Columns are wrappers for rows and modules and can be placed inside of a row or section. Columns are created using the dnd_column tag.

Use multiple columns inside of a row to place rows and the modules they contain horizontally. 

Columns are vertical regions that can contain rows. You can make columns of different sizes by changing their width. A row’s size is 12 "columns" wide, this refers to the CSS grid. The columns inside of a row can be any size smaller than 12 but cannot add up to more than 12.

When multiple rows are placed inside of a column the modules inside of those rows will appear vertically stacked. Since modules are columns themselves, a module cannot be a direct descendant of a column, they must be contained within a row.

dnd_area column in page editor

The appearance of a column in the page editor.


Rows are wrappers for columns. Rows are created in templates using the dnd_row tag. Since modules are columns you can place them directly inside of a row. This will cause the modules to appear horizontally adjacent to each other.

Modules can be organized vertically by placing them inside of rows. If you want to place a module above another you would place that module inside a row. You would then add another module in a row above or below that first row. 

dnd_area row in page editor

The appearance of a row in the page editor.


Modules are a fundamental part of the HubSpot CMS, acting as reusable building blocks that you use to piece together a site, and display content. When building a template you place modules inside of drag and drop rows and sections using the dnd_module tag. Modules are also columns. Meaning if you place two module tags, or a module and a column directly next to each other, they will appear side-by-side horizontally. 

No drag and drop elements can be placed within a module. Modules cannot be direct children of a dnd_area.

HTML structure and styling

Drag and drop areas and their elements when rendered have class names for a 12 column grid based on bootstrap 2. To make it easy to get up and running, you can use the _layout.css file from the HubSpot CMS Boilerplate. This provides default styles for those class names. 

You are not required to use this stylesheet and can provide your own styles instead. If you're building your site based off of the CMS Theme Boilerplate and want to use your own CSS, you will want to remove layout.css from being called in base.html. For your own CSS grid you will need to target those same grid class names, but the styling is up to you.

Drag and drop areas when rendered create divs with classes that are used by the page editor. Examples would be widget-span and widget-type-cell. You should not directly target these classes as they are used by page-editor and could change down the road.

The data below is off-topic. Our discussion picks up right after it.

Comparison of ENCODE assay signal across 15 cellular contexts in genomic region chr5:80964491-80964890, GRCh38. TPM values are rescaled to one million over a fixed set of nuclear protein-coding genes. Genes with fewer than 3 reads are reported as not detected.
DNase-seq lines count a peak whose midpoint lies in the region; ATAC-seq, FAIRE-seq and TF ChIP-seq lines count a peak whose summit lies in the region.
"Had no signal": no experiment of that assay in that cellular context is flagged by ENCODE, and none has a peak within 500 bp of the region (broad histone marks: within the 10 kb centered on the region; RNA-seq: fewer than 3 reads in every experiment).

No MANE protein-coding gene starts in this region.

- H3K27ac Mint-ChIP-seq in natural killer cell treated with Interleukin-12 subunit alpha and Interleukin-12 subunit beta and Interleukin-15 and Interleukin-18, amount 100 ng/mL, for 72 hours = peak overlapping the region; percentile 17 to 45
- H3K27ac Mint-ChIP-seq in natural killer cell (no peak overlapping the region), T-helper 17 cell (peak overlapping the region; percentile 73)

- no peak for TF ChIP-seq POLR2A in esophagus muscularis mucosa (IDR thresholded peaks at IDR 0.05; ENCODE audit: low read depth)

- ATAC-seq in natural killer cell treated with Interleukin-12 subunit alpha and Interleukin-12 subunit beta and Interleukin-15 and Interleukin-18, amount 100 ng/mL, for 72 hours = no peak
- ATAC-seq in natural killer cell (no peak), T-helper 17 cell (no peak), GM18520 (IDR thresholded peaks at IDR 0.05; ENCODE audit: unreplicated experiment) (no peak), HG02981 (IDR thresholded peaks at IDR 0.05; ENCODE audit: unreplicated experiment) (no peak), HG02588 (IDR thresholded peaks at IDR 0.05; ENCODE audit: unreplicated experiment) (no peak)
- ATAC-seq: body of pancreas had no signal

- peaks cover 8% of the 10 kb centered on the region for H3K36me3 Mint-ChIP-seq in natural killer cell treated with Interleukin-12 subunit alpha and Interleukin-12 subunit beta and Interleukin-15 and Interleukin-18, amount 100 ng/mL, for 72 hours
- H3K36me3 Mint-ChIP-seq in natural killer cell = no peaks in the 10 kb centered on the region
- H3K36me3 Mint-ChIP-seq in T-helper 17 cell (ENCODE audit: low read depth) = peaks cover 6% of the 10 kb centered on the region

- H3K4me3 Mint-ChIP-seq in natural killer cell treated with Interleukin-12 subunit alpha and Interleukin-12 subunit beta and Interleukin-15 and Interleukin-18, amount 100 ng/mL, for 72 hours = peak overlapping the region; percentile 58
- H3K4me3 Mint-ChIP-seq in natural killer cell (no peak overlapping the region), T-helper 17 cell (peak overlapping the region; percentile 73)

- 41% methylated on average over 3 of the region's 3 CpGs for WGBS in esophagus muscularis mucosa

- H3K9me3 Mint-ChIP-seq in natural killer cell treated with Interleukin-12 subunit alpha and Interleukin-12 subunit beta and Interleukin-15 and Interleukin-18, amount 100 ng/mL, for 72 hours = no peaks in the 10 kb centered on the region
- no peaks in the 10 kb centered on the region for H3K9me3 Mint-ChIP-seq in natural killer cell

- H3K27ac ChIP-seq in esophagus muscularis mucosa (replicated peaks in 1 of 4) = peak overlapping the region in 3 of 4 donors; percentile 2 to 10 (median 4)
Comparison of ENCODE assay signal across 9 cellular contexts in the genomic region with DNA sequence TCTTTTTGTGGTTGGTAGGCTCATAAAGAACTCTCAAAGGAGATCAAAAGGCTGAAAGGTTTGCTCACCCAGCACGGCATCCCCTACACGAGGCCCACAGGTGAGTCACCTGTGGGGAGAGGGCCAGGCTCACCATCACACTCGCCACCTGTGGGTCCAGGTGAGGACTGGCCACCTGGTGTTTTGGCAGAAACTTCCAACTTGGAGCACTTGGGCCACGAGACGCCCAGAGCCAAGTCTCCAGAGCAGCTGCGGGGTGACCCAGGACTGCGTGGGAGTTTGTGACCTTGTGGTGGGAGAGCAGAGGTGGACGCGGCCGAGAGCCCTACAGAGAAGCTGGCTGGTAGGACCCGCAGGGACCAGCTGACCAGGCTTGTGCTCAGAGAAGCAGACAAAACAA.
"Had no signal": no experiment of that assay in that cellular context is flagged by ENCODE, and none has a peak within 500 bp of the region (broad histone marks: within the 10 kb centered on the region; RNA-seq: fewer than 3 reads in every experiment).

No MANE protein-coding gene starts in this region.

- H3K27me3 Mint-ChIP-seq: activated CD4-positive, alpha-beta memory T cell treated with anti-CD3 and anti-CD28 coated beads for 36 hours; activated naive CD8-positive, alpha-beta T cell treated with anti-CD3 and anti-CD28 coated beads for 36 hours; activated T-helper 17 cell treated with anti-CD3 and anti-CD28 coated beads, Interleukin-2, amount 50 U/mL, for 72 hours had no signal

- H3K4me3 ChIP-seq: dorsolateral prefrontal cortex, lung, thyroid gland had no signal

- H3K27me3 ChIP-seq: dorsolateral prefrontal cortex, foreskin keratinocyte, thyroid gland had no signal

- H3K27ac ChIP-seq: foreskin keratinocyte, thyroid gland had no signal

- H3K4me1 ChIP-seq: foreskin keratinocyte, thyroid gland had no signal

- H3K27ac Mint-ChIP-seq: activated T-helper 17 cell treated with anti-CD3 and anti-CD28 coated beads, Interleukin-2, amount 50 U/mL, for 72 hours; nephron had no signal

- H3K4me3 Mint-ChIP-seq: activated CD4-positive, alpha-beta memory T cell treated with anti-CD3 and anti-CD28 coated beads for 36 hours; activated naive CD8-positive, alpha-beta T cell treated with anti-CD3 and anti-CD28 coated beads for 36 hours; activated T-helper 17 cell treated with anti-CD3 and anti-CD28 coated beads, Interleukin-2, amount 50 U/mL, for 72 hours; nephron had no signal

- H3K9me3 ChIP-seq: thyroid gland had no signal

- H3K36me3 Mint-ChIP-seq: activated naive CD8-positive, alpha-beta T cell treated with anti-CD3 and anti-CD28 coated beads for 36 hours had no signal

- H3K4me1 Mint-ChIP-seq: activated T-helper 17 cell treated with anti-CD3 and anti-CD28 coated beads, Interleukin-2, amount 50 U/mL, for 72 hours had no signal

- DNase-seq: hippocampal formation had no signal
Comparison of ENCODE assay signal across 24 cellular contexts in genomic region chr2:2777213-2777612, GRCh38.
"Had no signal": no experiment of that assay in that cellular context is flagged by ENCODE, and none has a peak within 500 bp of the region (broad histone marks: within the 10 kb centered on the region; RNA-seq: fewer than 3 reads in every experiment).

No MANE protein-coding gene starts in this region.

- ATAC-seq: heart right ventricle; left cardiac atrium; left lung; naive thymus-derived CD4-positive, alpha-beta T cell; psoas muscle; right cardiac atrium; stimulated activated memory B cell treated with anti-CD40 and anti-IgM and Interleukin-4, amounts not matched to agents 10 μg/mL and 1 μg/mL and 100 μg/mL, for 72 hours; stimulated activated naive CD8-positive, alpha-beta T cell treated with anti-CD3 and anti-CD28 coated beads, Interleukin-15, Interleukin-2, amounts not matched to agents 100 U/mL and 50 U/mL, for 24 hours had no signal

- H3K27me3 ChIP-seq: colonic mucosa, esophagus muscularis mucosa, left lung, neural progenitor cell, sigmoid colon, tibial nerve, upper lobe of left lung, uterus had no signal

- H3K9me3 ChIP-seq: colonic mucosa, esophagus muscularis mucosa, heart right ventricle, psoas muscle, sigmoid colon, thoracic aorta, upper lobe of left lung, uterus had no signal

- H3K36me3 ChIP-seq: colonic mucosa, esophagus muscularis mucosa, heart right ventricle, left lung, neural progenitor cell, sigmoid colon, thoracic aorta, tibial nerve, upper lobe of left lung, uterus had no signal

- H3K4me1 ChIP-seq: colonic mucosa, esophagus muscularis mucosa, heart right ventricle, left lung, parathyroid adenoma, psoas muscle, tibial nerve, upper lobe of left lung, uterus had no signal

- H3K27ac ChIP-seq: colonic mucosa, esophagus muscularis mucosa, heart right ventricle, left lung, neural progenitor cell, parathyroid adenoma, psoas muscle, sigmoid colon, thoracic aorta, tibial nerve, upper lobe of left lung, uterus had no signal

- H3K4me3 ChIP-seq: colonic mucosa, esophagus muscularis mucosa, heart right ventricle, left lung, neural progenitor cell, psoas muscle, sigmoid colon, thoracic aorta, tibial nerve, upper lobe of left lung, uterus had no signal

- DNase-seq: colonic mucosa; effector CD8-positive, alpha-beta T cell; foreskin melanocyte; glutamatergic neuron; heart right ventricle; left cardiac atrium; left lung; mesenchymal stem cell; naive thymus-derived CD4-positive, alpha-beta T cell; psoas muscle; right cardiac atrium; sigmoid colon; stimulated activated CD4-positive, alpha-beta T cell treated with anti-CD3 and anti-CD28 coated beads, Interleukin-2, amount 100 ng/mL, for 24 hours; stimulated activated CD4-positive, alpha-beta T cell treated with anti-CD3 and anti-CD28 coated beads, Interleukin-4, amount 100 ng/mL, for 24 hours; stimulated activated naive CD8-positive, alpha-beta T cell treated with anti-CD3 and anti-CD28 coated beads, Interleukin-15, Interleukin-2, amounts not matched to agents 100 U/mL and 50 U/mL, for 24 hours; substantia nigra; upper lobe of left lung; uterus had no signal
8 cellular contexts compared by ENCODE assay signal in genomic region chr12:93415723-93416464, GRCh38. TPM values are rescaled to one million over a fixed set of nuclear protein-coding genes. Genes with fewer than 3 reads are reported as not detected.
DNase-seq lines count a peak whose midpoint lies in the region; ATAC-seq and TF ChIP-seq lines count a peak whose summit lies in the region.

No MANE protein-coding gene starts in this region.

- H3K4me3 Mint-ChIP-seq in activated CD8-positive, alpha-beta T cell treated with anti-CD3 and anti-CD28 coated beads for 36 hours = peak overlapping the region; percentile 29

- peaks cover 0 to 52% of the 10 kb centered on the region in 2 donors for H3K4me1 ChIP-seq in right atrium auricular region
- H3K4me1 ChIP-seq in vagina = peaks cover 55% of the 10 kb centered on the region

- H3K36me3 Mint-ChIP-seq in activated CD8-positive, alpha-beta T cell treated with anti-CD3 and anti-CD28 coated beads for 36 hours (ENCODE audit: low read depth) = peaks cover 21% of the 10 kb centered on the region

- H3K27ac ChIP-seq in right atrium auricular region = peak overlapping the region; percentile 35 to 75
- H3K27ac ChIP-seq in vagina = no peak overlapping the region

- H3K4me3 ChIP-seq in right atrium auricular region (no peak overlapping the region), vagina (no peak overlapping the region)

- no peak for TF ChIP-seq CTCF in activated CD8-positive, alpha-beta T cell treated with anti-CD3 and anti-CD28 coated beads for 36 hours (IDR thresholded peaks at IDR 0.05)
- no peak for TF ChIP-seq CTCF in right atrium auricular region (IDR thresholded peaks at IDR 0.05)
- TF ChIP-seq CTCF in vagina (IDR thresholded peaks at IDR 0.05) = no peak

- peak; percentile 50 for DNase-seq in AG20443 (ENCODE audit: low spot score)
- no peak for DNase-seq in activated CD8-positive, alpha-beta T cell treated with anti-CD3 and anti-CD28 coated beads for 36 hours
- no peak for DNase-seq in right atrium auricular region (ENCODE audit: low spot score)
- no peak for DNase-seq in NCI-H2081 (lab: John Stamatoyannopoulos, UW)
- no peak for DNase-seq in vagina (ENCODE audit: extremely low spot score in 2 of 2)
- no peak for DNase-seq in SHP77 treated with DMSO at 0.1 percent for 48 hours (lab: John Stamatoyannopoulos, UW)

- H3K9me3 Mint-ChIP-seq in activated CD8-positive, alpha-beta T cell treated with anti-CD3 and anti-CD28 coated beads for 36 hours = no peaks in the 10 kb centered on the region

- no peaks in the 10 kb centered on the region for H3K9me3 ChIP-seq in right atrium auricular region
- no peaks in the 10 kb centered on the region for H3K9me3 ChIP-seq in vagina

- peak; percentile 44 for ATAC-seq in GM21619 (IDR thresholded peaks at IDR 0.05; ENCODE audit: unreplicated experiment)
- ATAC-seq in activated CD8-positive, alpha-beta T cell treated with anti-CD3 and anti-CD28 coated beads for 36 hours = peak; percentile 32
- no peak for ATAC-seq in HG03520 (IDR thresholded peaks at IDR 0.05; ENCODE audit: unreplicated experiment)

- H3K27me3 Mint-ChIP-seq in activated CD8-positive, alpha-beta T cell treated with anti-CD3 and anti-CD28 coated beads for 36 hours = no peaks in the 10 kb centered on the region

Instead in your dnd_area HubL add a class parameter with a class name you would like to use

<div class="container-fluid my-custom-class"> <div class="row-fluid-wrapper"> <div class="row-fluid"> <div class="span12 widget-span widget-type-cell " style="" data-widget-type="cell" data-x="0" data-w="12"> </div> <!--end widget-span --> </div> </div> </div>

Editor and attribute styling

With drag and drop areas content creators can have some effect on styling of the page. For example they can set a section to have a background. Developers can pass default values for those settings through attributes.

When the page is actually rendered, the styles that are generated based on those settings is added to the standard_header_includes.

At launch of dnd_area those styles were loaded from standard_footer_includes. That was changed recently to standard_header_includes and is rolling out to all HubSpot accounts with the HubSpot CMS.

Migrating flexible columns

If you are changing templates built with flexible columns to now use drag and drop areas, keep the following in mind about flexible columns.

Flexible columns are not the same as drag and drop areas, and you can't swap from a template that only has a flexible column to one that only has a drag and drop area. This limitation was put in place because the content would not map from the flexible column to the drag and drop area. To illustrate why this is, suppose you built your new template so you have a sidebar and a main content area. Your sidebar is a flexible column, your main content is a drag and drop area. The swapping tool would map the flexible column to the flexible column.

Learn more about adding drag and drop areas to existing pages.